Resource Ecology & Fisheries Management (REFM) Division
Status of Stocks & Multispecies Assessment Program
Groundfish Stock Assessments for 2012: Fishery Quota Recommendations
The stock assessment and fishery evaluation (SAFE) reports compiled this year included 47 sections for individual species groups or stocks. These reports provided the scientific basis for groundfish acceptable biological catches (ABC) and total catch recommendations and present analysis of the extensive data collected by NMFS-trained fishery observers and AFSC scientists aboard dedicated research surveys.
Observer data are used to estimate catch of target and prohibited species (e.g., salmon, crab, herring, and Pacific halibut) to ensure that fisheries do not exceed annually specified total allowable catches (TACs) or violate other fishery restrictions (such as time-area closures).
Results from the AFSC surveys, combined with observer data, are critical in conditioning statistical stock assessment models. Results from these models (and their estimates of uncertainty) are used to determine the status of individual species and make recommendations for future catch levels. This TAC-setting process involves annual presentations of these reports at a series of public meetings.
The reports present analyses on individual stocks and species groups and provide targets and limits—ABC and overfishing levels (OFL), respectively. The North Pacific Fishery Management Council's (NPFMC) groundfish plan teams review drafts of these reports in September and November meetings and make recommendations for ABC and OFL levels (one each for the Bering Sea and Aleutian Islands and Gulf of Alaska regions) for review by the NPFMC Scientific and Statistical Committee (SSC). The SSC then makes the final ABC recommendation to the Council and the Council's advisory panel of industry representatives makes TAC recommendations during the December NPFMC meeting. Finally, the recommended TAC levels are adjusted (for some species) by the Council to ensure that other constraints (e.g., limiting the sum of all TACs in the Bering Sea and Aleutian Islands to be less than 2 million tons) are met.
Importantly, the following rule applies for each federally managed groundfish stock (or stock complex) in a given year:
Catch < TAC < ABC < OFL
In practice, catch is often less than TAC and TAC is often less than ABC. The multispecies management system is therefore based on the premise that individual components be fished at safe sustainable levels and that overfishing is avoided.
The Midwater Assessment Conservation Engineering (MACE) program of the Center's RACE Division conducted a survey in summer 2011 covering part of the Gulf of Alaska. This survey represents a new initiative to use acoustic equipment along with trawls to survey this area during the summer. It is hoped that this survey can be used in future assessments as an index of abundance for groundfish species, in particular pollock.
The AFSC's Auke Bay Laboratories (ABL) Marine Ecology and Stock Assessment scientists again conducted the annual longline survey (see the ABL report in this issue), which is designed primarily for sablefish but also produces data used in Greenland turbot and some rockfish assessments. This survey covers the slope regions of the GOA along with segments of the Bering Sea and Aleutian Islands regions.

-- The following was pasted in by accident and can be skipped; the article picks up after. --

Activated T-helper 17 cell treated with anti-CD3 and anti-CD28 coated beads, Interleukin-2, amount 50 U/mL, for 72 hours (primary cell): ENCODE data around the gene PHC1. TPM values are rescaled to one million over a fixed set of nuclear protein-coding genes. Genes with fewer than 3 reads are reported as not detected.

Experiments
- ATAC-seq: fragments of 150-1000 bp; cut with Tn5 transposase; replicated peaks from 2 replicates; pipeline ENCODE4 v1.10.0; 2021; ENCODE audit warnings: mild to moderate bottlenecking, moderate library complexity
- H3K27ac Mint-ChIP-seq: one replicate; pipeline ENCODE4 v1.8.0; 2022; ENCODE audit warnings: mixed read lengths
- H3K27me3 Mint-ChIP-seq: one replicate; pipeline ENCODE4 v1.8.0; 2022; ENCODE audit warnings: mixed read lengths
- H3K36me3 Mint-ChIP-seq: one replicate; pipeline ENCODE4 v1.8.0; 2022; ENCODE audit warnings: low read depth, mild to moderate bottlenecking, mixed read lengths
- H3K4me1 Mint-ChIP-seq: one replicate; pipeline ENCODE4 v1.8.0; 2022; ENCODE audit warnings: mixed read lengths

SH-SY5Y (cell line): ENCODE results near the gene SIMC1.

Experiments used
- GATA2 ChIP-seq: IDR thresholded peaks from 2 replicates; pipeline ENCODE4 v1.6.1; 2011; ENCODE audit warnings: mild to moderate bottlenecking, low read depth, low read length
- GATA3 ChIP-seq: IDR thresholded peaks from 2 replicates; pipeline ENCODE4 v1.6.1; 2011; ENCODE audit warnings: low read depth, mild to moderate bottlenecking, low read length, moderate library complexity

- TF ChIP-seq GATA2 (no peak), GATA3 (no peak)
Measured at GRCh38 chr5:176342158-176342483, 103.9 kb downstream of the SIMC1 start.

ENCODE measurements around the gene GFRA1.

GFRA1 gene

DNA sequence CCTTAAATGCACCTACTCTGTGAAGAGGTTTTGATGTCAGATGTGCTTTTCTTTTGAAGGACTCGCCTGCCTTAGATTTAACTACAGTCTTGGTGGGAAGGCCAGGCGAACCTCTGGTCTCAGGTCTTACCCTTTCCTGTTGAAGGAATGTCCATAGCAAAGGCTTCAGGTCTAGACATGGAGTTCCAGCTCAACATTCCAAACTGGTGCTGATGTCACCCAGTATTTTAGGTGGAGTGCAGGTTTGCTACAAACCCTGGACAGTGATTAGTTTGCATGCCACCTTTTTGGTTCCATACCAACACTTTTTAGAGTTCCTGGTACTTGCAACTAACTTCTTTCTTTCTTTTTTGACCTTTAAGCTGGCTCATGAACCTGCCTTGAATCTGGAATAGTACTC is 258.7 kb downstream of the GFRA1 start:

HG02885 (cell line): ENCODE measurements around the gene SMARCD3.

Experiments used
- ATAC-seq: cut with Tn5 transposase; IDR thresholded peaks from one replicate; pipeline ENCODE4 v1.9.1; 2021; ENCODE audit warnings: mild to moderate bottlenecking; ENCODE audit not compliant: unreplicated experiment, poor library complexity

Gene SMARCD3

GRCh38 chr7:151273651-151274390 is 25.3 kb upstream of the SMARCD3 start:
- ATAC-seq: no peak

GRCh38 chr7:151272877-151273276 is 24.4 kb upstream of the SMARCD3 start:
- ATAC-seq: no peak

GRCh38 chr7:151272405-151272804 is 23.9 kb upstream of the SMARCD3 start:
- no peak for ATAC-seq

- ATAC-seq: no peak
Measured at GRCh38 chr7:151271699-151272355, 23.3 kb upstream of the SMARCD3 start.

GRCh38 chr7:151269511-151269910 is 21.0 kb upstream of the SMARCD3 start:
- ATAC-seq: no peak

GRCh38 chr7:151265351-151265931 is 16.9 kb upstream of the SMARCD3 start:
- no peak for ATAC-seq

The Groundfish Assessment Program (RACE Division) also conducted bottom-trawl surveys that covered two areas during summer 2011: the EBS shelf area and the Gulf of Alaska. Groundfish bottom-trawl surveys for the Aleutian Islands are presently on a biennial cycle with the next one planned for summer 2012.
The Ecosystem Considerations chapter was updated with 7 new contributions and 44 others that were updated for Council consideration in setting catch limits and other recommendations for management. In 2011 a diverse team of scientists was convened for the Aleutian Islands ecosystem assessment developments. The team reviewed the state of knowledge and available data sets and recommended structuring ecosystem assessments by three ecoregions. A similar process is planned for a similar synthesis and report card for the Gulf of Alaska (GOA) region for summer 2012.
Fisheries for groundfish species during 2010 landed 1.52 million metric tons (t) valued at approximately $1.9 billion after primary processing (Economic Chapter). This represents nearly half of the weight of all commercial fish species landed in the United States. The bulk of the landings are from eastern Bering Sea pollock which has declined since 2007 from previous years but totaled about 889,000 t and is up from 2009.
Many of the flatfish stocks (e.g., rock sole, Alaska plaice, and arrowtooth flounder) remain at high levels but catches are relatively low. Yellowfin sole abundance is high, but a larger fraction of the ABC is caught compared to other flatfish stocks in the eastern Bering Sea. Atka mackerel biomass is variable, but recent recruitment puts the stock at above-average levels. Rockfish species comprise 5%-8% of the groundfish complex biomass and have been generally increasing based on recent surveys.
Presently, projections of 2011 spawning biomass for the main groundfish stocks are estimated to be near or above their target stock size (Bmsy) for both the BSAI and GOA regions. The following pages present some assessment highlights by area and for selected species.